I imagine most of you have already heard that SpaceX attempted to launch a huge rocket on Thursday last week (April 20, 2023). According to Elon Musk, this was a great success – he tweeted, “Congrats @SpaceX team on an exciting test launch of Starship!”.
Check out the video below and see for yourself – I agree with “exciting”. The launch involved a lot of flames and smoke, then after a few minutes the rocket started doing a slow-motion loop-the-loop, before experiencing a “rapid unscheduled disassembly” around the 4 minute mark.
It would be easy to poke fun at this event, but actually, there are a few important lessons we can learn from SpaceX’s $3B experiment.
A good mantra for anyone working with clients or customers is “under promise, over deliver” – which means that you always want to exceed expectations. In SpaceX’s case, they actually tried to do this. Ahead of the launch, Musk had said that he would consider the test a success if the Starship rocket didn’t explode on the launchpad. During the webcast, SpaceX commentator Kate Tice said “Everything after clearing the tower was icing on the cake”.
So by these standards, the Starship rocket lasted 3 minutes longer than expected. Sadly though, there are limitations to what you can achieve through expectation management. However low you set people’s expectations, they’re generally going to view the public explosion of a $3 billion rocket as a set back.
Nevertheless, you’ve got to give them points for effort – and for any of us working in customer service, we should always aim to set clear expectations and to do everything we can to exceed those expectations.
Value of Data
The reason people at SpaceX are happy is that they have gathered a ton of data from the test launch, which will allow them to build a better rocket next time. One of the things I’ve always appreciated about the Metaswitch platform is that it’s constantly gathering data about what’s happening. You have Service Assurance Server providing detailed information on all calls, but if you ever experience a software protection switch (SPS) there is a large diagnostic file produced that allows Metaswitch technical support to understand exactly what was happening at the time of the incident – so they can learn from it.
As an engineer, all failures hurt, but by far the worst situation is where something goes wrong and you don’t know why. If you can be gathering useful diagnostics from your applications (or packet captures) at the time of a problem, then that gives you a fighting chance of understanding what happened and fixing the problem in the future. It costs SpaceX $3B for each test, so I would imagine their engineers will be trying to fix all the problems they can find before they try again.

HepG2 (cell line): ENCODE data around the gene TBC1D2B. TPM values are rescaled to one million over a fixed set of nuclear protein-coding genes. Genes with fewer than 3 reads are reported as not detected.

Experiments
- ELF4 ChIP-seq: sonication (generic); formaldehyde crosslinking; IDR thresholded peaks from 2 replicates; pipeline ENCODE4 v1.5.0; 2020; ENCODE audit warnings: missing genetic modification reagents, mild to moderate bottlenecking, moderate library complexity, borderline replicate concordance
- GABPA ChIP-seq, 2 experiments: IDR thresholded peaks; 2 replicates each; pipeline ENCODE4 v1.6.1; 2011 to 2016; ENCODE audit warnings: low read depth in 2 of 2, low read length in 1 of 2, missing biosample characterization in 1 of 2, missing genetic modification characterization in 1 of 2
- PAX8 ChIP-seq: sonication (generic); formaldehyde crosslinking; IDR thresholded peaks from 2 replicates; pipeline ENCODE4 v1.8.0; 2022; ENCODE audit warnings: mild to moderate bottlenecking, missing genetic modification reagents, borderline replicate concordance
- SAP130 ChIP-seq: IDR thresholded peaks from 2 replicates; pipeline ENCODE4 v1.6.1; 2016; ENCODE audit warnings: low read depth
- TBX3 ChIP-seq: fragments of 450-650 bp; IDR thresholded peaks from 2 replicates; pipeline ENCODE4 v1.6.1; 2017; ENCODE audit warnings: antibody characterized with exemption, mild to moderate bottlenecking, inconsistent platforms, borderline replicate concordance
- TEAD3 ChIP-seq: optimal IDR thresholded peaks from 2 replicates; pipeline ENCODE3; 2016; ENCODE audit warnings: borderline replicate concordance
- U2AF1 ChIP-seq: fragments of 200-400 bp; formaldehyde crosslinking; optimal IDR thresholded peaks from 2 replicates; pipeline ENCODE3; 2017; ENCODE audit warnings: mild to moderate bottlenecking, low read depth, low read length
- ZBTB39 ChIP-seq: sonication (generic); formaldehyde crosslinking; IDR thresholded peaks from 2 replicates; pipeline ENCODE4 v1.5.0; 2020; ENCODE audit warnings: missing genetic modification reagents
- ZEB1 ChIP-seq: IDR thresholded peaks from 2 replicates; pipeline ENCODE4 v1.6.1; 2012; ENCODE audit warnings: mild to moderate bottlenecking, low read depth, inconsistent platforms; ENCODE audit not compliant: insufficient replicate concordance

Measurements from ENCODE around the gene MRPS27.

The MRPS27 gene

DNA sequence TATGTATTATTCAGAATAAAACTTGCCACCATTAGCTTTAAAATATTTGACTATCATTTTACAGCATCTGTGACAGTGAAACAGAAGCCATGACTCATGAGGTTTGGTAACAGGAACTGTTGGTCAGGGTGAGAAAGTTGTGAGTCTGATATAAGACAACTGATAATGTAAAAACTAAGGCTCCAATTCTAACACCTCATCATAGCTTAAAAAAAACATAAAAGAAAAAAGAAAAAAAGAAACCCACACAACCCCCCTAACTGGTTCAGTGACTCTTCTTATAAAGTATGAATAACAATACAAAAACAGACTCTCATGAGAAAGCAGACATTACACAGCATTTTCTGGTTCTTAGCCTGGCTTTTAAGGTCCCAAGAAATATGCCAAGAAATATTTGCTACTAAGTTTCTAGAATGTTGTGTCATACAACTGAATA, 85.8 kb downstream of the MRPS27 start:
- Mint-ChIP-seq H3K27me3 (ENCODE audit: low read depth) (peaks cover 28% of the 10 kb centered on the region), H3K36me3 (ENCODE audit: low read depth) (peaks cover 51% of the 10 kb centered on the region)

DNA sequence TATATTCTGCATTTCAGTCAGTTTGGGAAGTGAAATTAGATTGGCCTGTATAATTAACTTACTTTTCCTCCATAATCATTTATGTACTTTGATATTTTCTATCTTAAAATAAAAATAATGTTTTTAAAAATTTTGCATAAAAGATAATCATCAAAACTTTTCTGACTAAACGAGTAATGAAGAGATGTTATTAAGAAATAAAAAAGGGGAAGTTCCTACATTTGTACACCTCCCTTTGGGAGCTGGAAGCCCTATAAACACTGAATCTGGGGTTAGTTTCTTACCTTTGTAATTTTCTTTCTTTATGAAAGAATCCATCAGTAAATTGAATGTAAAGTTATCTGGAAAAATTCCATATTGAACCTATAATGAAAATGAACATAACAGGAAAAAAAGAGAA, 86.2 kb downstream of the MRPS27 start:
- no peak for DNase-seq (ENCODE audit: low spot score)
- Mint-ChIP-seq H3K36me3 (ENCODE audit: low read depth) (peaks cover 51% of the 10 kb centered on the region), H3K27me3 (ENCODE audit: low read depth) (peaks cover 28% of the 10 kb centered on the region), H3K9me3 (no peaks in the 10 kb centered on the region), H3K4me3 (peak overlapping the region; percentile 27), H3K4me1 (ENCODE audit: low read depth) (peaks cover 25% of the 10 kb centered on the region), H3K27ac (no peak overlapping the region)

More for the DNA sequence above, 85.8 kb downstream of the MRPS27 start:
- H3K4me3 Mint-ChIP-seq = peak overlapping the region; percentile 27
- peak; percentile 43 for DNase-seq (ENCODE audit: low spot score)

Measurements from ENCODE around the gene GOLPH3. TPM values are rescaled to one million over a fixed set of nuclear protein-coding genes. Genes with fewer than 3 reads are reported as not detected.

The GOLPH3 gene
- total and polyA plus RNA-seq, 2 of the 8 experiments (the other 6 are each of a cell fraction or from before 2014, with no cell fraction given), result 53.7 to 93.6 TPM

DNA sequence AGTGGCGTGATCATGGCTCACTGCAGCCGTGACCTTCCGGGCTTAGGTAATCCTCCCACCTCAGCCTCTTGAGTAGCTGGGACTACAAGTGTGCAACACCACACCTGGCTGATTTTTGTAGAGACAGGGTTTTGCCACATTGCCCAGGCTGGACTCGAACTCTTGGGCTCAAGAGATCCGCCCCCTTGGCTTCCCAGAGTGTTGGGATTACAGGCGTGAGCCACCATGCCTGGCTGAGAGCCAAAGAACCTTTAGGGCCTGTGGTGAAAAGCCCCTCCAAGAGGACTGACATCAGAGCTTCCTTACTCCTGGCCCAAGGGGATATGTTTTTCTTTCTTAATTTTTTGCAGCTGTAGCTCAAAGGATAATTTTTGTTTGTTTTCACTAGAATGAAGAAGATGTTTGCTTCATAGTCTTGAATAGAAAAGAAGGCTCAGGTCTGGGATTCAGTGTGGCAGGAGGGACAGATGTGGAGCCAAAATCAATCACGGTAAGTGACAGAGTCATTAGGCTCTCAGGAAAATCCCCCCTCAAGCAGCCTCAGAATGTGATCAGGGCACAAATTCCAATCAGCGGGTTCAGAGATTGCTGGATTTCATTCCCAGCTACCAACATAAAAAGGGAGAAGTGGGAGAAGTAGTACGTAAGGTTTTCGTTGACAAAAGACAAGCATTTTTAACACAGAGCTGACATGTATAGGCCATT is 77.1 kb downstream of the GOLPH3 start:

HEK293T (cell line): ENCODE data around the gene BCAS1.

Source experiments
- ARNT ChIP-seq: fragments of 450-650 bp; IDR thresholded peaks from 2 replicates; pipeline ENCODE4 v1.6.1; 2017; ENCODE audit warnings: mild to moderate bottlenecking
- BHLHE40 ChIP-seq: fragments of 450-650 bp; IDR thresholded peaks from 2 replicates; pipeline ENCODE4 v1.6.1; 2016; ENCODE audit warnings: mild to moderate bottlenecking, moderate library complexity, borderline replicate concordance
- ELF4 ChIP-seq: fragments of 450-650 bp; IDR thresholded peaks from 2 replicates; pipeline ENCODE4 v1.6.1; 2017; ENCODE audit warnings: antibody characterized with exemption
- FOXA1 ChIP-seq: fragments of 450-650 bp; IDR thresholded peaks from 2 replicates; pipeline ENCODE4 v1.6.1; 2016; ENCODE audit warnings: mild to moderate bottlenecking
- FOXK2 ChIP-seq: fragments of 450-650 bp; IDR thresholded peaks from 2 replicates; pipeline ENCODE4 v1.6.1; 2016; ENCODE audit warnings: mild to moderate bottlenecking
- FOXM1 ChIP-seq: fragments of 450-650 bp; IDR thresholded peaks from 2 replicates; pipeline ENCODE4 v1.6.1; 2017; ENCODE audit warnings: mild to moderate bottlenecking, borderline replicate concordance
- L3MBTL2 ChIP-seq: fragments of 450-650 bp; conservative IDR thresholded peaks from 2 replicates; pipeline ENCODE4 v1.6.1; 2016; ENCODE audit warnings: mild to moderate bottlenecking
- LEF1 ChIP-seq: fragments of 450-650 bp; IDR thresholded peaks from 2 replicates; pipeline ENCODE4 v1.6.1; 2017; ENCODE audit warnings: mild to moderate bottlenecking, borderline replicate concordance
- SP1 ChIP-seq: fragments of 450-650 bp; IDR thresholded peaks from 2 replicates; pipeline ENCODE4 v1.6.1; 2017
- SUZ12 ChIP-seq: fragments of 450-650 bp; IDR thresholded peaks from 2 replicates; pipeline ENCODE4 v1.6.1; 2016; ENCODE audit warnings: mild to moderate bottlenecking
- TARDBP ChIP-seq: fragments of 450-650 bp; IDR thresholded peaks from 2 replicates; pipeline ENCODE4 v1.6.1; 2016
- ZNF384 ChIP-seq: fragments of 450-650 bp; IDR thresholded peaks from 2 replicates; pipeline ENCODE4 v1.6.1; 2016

When I watched the launch video for the first time, I got nervous. There’s a moment where the huge rocket starts to spiral out of control – and my first thought was, “What if this falls out of the sky and hits someone’s house?”
Luckily, SpaceX had thought of this risk, and so the rocket contained an automated “flight termination system” which detected that things were not going well, and promptly blew up the rocket.
The idea of a backup plan is critical for so many aspects of telecoms operations – from overflow trunks, to data backups, to roll-back procedures for any maintenance activity. Whatever you’re doing, you need to consider the risk that something will go wrong, and figure out (in advance) what you’ll do if that happens.
Importance of Learning and Persistence
This isn’t the first time SpaceX has experienced launch failures. Back in 2006-2008, SpaceX was working on its first rocket – the Falcon 1, and the first three launch attempts were all failures. Following these failures SpaceX, Tesla and Elon Musk were all very nearly bankrupt at the same time, and Musk was so stressed that he would wake from nightmares, “screaming and in physical pain“.
But SpaceX finally managed to launch their rocket on 28 September 2008 (two weeks after Lehman Brothers collapsed), and this success saved the company.
Sometimes we are hired by telcos that are experiencing a lot of technical problems – multiple overlapping issues that make it really hard to understand what’s wrong or even if we’re making progress. It can be really hard to persist and trust the process in these situations. It’s rarely possible to wave a magic wand and fix everything – but if you stick with it, take a methodical approach and keep fixing the issues, eventually you’ll see progress.